Day 1 Singapore to Malacca, Malaysia

Ready for the Start
The butterflies in our stomachs, the anxiety and nervousness before we begin---all gone by the time you get 10 miles down the road. 

You're way too busy with traffic, road signs, lane changes and border crossings...thank God.

The Car and the Rally:

We started from our hotel to the sound of bagpipes; quite lovely. It is only a 30 km drive to the Malaysian border, but a bit complicated. Singapore is so tightly packed that it is difficult to drive; hard to get a perspective as you are wandering through the path of big buildings; one larger than the next.

We arrived at the Singapore Exit Point without a problem, but that's where are problems began. We are required to carry in the car a Carnet de Passage (it is basically like a Passport for car). When you exit a country, the Custom Officials demand to see it, as they are trying to make sure you take out the same car as you brought in. When I showed the Singapore Customs my documents, they took a copy of my Carnet (not the original) and then spent an hour and a half in an isolated room trying to figure out what I was trying to smuggle out of Singapore. Finally, when I showed him the original, the agent was relieved and passed us out of the country......but, by that time we were now way behind the group. If the agent had asked us a couple of questions instead of keeping us waiting we could have moved along….an hour earlier.

Oh well, we spent most of the day trying to make up time and, by good fortune, we did not accumulate any penalty points for lateness, but what might have been our 'leisurely lunch" at a lovely marina was, for us, a 10 minute affair.

Our first test was a short speed test through a palm plantation over a very rough dirt road with big potholes. We did well.

The second test of the day was another speed test held at the Malacca International Circuit; big name but a small, slow and twisting track. The track was very slippery, although I can't figure out why as the weather was dry and there appeared to be no oil or rubber on the track. Nevertheless, we were slow, as were most of the competitors.

One other exciting moment on today's drive…. We made a very tricky left turn off a main road. The turn was mostly hidden and we were very pleased that we found it as several other competitors missed it and drove past it for several miles. We were so pleased with our accomplishment that following the left turn we forgot to place our car on the left side of the road (a la driving in the U.K.). We stabilized the car on the right side of the road ( a la driving in the USA).....directly in front of oncoming traffic! A lot of cars were honking (and others made gestures and called names much stronger than honking).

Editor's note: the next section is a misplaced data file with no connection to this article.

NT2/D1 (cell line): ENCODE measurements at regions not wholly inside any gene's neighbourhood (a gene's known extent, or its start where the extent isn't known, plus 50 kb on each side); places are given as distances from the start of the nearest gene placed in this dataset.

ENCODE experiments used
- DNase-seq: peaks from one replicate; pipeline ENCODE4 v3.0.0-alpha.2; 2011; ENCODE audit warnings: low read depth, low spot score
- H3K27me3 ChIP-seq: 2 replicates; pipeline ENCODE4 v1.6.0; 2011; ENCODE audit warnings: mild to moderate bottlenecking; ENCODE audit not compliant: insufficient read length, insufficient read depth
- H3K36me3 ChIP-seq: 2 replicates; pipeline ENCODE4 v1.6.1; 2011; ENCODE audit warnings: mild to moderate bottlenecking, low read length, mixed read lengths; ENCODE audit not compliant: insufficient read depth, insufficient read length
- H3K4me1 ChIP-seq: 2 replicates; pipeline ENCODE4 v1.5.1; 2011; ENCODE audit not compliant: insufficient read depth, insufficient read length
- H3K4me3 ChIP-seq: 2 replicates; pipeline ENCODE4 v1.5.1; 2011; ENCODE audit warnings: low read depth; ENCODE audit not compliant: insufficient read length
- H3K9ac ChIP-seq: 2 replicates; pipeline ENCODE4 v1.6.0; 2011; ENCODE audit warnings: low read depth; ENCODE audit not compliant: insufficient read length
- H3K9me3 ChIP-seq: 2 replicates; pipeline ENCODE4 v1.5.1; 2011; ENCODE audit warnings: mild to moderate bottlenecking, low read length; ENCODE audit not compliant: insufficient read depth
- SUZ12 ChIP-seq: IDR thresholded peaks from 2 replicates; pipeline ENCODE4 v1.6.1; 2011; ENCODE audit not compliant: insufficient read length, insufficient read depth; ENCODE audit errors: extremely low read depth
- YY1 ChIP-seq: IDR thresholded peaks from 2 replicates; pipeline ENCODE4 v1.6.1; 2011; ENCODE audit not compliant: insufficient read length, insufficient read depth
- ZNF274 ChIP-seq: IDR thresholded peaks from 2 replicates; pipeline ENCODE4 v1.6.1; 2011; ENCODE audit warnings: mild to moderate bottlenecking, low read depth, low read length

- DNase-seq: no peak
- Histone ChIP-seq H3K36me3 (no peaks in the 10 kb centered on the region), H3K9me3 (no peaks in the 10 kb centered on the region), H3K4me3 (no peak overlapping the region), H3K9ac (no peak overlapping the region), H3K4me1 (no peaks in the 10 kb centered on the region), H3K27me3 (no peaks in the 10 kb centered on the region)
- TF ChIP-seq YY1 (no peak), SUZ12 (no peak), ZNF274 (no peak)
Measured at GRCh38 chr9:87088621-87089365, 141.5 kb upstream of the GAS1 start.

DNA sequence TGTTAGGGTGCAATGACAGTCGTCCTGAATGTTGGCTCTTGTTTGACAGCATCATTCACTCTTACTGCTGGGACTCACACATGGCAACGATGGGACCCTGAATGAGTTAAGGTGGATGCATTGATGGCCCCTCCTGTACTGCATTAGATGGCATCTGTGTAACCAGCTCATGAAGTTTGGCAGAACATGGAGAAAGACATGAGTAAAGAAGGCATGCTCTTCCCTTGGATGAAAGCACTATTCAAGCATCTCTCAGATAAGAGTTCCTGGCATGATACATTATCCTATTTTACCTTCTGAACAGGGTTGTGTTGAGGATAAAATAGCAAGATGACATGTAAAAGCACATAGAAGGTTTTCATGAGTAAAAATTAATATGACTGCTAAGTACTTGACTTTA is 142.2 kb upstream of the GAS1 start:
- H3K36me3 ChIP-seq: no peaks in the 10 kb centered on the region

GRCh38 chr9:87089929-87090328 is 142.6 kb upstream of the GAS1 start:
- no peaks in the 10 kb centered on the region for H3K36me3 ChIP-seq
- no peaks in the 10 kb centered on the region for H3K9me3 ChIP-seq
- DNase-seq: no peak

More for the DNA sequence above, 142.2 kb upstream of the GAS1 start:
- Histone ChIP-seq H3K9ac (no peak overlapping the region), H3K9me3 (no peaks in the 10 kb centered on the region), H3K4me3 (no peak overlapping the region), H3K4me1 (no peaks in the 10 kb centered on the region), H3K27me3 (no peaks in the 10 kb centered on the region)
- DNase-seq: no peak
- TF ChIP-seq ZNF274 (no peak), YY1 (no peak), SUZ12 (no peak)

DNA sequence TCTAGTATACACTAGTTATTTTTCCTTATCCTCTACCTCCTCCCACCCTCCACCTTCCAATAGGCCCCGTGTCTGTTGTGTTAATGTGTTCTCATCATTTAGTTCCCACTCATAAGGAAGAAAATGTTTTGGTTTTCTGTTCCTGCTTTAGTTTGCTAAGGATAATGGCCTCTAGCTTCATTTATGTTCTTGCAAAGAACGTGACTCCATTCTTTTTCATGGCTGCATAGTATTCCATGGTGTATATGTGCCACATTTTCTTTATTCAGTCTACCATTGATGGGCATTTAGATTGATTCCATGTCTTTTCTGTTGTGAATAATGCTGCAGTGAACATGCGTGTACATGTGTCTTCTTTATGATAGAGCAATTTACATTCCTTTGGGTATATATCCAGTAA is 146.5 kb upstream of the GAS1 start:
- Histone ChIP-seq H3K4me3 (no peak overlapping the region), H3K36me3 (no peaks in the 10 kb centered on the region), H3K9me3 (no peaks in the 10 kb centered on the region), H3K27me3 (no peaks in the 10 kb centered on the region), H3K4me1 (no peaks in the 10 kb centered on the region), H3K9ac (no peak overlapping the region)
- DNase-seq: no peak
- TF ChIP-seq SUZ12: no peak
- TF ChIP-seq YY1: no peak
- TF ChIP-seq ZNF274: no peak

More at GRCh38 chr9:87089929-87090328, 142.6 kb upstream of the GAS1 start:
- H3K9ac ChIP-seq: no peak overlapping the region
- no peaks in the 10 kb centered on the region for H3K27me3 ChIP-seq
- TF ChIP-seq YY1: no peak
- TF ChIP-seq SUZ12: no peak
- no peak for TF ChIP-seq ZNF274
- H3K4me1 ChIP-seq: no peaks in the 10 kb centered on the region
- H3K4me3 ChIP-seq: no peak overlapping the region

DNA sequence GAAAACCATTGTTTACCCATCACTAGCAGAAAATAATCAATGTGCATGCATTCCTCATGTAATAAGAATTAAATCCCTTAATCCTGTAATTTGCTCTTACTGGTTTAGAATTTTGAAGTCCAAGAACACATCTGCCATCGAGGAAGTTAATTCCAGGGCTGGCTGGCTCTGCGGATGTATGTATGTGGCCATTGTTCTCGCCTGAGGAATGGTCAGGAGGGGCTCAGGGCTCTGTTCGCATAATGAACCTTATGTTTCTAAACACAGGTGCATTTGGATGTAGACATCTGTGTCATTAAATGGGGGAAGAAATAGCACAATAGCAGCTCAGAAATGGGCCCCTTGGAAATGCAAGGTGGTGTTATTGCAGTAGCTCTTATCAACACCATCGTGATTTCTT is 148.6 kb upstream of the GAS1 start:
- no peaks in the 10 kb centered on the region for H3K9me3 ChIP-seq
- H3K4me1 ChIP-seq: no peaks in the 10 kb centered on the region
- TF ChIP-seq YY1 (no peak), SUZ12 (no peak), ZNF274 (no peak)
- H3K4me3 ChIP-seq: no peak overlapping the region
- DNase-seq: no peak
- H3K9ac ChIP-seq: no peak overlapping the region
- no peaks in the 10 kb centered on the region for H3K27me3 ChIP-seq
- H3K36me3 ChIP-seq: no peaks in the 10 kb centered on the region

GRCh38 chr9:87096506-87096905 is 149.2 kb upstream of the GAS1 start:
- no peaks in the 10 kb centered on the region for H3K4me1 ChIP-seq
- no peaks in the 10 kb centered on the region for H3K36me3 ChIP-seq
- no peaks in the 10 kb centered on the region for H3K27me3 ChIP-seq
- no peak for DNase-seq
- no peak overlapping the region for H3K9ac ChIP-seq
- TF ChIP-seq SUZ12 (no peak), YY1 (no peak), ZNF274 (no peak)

Fortunately, we got the car straightened out without causing an accident, but it was scary for a moment or two.


Palm Plantations as far as the eye can see....many of them carrying names like Sime Darby that date back hundreds of years to a time when all of Malaysia was under the control of the British Empire and its many dominating overseas companies. Lots of roadside stands selling pineapples and coconuts.

Malaysia is a predominantly Moslem country and the women dress very conservatively, and women in government service (e.g. Custom officials) wear scarves covering their hair; some even wear the hijab, but they drive -- even motorbikes.

Tonight we are staying at a hotel in the beach resort town of Malacca. We are about midway along the Malaccan Straits, which run from Georgetown, Penang in the North, to Singapore in the South. Governing these straits, as the British Navy did prior to WW II, controls much of the world's trade. The Straits narrow as they go south toward Singapore and they can be very difficult to navigate, especially in bad weather. There have been shipwrecks in these channels for a 1000 years as man has been compelled to seek out and venture into new lands.